So full disclosure: I started thinking about today's column because two of my colleagues from the newsroom: Lori Todd and Mallory Colliflower - have found jobs with other companies in social media. While they're certainly not the first to transition from journalism into social media full-time - they're just the most recent - it made me realize how many companies are hiring in this area - so I thought I would call up some local companies who were hiring to talk to them about how they did it. 

Final Cartoon Mostly, I was curious because it seems like many companies who are hiring in this area might be doing so because they don't have any background in it all - so how do they know how to hire, especially given the fact that so many people are touting themselves as social media experts? I decided to speak with AutoNation and the Knight Foundation,where Mallory and Lori have ended up. Despite the organizational differences of a large, public company versus a nonprofit, three main themes emerged: Personalities matter. So do results. But having a evangelist spirit about social media is just as important.

AutoNation's social media strategy is simple, said spokesman Marc Cannon: "We want people to be informed customers.''

The Fort Lauderdale company has just hired a social media coordinator, one of five such positions that have been created over the past year. Cannon said the company looked mostly at personality.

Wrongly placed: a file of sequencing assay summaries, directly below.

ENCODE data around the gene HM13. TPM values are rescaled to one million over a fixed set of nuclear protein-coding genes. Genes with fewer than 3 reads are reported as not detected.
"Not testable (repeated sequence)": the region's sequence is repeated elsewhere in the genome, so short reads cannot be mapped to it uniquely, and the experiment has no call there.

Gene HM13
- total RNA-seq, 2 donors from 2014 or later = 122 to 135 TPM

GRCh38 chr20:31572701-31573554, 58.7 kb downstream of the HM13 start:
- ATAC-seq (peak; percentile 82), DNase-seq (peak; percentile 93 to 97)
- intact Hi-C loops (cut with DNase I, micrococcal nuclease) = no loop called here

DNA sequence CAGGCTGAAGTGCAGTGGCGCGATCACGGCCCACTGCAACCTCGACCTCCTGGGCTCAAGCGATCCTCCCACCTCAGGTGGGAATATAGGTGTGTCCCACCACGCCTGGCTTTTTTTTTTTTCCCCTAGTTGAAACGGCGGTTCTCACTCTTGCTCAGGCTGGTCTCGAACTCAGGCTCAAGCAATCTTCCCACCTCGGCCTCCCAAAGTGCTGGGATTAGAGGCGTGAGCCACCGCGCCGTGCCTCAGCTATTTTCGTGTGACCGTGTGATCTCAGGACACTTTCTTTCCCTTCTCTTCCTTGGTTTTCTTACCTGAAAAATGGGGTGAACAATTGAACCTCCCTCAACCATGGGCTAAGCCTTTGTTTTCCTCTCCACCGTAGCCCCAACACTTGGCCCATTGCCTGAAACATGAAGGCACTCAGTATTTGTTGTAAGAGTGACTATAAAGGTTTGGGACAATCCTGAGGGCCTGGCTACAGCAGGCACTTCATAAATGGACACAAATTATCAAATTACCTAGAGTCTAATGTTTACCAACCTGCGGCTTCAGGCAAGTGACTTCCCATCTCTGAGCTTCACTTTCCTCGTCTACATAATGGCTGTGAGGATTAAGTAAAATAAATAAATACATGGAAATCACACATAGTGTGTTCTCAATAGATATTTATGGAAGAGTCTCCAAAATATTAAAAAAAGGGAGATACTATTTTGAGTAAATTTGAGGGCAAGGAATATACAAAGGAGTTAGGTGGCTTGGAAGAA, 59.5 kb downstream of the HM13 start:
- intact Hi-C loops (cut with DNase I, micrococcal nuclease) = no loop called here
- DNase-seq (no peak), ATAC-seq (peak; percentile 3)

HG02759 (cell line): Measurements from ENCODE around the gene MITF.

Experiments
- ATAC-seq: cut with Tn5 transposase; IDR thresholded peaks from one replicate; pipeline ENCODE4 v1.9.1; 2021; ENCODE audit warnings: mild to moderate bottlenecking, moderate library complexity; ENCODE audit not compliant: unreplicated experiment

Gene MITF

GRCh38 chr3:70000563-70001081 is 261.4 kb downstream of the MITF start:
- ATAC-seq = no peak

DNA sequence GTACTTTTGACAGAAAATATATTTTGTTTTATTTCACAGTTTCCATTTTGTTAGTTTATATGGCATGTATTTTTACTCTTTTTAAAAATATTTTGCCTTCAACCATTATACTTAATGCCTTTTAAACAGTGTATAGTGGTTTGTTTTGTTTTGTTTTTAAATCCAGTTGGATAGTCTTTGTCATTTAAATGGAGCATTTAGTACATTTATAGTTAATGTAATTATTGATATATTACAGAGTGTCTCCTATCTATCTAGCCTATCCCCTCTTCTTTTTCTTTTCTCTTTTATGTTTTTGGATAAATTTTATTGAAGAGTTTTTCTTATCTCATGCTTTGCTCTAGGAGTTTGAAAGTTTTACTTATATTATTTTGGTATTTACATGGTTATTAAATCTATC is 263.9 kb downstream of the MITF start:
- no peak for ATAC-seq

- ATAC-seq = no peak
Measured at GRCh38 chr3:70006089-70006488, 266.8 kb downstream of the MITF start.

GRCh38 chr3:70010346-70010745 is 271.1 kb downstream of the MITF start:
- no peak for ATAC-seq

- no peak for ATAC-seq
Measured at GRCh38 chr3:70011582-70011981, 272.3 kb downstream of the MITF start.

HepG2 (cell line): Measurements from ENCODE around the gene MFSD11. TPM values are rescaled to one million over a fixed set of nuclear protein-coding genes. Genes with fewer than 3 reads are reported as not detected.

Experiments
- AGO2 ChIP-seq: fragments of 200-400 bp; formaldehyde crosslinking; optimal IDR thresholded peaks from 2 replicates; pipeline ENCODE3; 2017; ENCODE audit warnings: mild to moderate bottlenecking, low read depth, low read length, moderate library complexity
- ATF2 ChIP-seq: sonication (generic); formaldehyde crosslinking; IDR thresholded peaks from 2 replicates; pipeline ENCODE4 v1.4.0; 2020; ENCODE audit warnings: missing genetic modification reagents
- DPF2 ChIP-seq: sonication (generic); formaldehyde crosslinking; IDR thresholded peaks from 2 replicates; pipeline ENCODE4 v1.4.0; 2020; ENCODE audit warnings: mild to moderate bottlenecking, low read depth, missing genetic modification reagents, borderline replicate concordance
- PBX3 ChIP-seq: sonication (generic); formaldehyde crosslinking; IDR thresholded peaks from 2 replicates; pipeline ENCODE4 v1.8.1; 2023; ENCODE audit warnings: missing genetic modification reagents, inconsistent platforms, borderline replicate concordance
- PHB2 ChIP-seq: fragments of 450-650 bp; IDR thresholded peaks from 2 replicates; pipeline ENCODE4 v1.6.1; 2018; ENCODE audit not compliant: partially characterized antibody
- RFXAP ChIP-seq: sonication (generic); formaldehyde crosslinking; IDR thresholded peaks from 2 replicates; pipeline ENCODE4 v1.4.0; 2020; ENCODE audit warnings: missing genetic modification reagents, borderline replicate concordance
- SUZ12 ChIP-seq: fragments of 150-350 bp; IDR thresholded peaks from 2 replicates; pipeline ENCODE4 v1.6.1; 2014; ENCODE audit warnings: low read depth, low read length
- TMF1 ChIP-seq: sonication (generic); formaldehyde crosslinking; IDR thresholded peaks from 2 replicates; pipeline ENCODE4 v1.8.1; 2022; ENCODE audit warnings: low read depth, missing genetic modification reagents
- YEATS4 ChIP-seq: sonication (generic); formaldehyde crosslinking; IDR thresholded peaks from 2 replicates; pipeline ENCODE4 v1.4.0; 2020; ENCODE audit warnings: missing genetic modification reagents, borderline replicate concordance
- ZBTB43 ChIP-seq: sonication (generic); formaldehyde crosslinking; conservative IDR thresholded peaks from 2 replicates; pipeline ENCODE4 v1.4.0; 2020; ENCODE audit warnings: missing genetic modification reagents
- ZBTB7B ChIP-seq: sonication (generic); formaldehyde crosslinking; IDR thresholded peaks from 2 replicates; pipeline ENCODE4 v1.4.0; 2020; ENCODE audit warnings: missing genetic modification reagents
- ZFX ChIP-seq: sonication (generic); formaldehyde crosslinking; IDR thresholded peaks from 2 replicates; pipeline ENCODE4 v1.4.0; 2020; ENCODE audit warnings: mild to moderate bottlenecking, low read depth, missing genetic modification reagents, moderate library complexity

"There's a sense of energy you need with these folks,'' said Cannon. "They have to be good conversationalists, and hone things down into short message points.''

But results matter, too.

"Everybody blogs and everybody tweets,'' said the Knight Foundation's Marc Fest, who is looking to fill an online community coordinator position. "Let's say you have a blog and you routinely get people to comment, and you have 5,000 followers on Twitter. That shows you know how to engage people.''

Both want to infuse a sense of social media not just in that hire but throughout the organization, so having an evangelist nature about spreading social media to other employees is just as important.

Companies shouldn't be intimidated by hiring for social media, said Jackie Stone, a New York-based vice president with Digitas, an interactive marketing agency, who suggested businesses remember their long histories of hiring in communications.

Whether it's a big brand, a nonprofit or a small business, the most important thing is to have a sound strategy, a constant voice and to be authentic, she said.

"It's really important to have somebody who can listen and respond properly -- not just respond,'' she said.

Jessica Randazza was just hired by Digitas in January, to work in part on social media strategy. She echoed one thought that both AutoNation and the Knight Foundation also told me: you should hire someone who is passionate about your brand or product, because if they're not, that will show, too.

Those are some starting points for what you might look for in a social media hire, but I'm curious if folks want to weigh in on other qualities they have, or have found important in the hiring process.

Posted by Niala Boodhoo at 12:10 PM on February 2, 2010 in Facebook , Poking , Twitter | Permalink | Comments (1) | TrackBack (0)